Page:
SAN FRANCISCO (Reuters) - Hedge fund manager William Ackman, who is pushing for five seats on the board of Target Corp (TGT.N), accused the retailer on Thursday of mis-stating the size of its board, which may have impeded his proposal to elect new directors.
The latest move in a battle for boardroom seats at the big-box retailer came a week after Target said it was determined to re-elect four directors — which Ackman opposes — whose terms expire at a shareholders meeting on May 28.
Ackman, the head of New York-based Pershing Square Capital Management — which owns roughly 7.8 percent of Target — said last week he and four others would run for board seats.
Target responded at the time by saying its board comprised 12 directors, and that it was nominating four — not five — for re-election at its upcoming annual meeting, rejecting Ackman’s nominees.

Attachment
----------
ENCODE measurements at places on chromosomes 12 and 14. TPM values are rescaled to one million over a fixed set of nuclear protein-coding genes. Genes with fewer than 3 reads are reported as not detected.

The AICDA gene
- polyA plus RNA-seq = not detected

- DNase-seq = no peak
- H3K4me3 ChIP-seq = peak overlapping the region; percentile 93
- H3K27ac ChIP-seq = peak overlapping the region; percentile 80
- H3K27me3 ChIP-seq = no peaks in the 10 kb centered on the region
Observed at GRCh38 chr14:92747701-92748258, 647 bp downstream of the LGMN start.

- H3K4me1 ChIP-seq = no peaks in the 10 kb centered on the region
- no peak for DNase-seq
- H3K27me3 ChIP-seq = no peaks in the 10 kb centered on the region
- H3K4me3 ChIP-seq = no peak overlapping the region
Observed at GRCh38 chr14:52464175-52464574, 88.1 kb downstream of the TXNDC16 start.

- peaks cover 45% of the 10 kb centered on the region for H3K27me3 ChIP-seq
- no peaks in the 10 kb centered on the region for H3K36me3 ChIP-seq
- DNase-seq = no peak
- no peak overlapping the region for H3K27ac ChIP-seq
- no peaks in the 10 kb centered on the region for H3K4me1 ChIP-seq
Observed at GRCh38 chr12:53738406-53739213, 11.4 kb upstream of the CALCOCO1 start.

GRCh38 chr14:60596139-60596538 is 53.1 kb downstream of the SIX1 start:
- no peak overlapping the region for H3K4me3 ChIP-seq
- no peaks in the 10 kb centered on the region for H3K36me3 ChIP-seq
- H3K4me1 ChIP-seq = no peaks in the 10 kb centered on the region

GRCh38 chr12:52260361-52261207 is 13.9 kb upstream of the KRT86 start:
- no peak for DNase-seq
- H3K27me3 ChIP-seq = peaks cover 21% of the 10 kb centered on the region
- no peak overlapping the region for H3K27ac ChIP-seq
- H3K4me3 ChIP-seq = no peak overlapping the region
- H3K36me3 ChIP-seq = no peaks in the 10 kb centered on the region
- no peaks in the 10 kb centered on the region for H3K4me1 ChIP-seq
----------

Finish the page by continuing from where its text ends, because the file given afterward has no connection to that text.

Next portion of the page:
In a letter dated Thursday and filed with the U.S. Securities & Exchange Commission, Ackman wrote to Target Chairman and Chief Executive and Gregg Steinhafel to say he disagreed with the size of the board.
We “have found no disclosure to the effect that the size of the Target Board has been changed from 13,” he wrote. Ackman noted that although former Chairman Bob Ulrich had recently resigned, the board “does not automatically shrink as a result of a resignation; rather, a vacancy is created.”
Ackman said if the company does not nominate a fifth director to fill a 13-member board, the issue should be jointly submitted for binding arbitration.
Ackman, who persuaded fast-food chain Wendys WEN.N to sell its coffee shop unit, has been pushing the retailer to offload its credit card operations and spin off the land under its stores, to boost Target’s stock.
Ackman has watched his fund lose hundreds of millions of dollars as shares of Minneapolis-based Target tumbled.
His board nominees include former Starbucks Corp (SBUX.O) CEO Jim Donald, former bank executive Richard Vague, Michael Ashner, chairman and CEO of Winthrop Realty Trust Inc, and Ronald Gilson, a corporate governance expert and law professor at Columbia University.
Shares of the company closed at $34.93, up 5 percent, on the New York Stock Exchange. (Reporting by Alexandria Sage; editing by Gunna Dickson)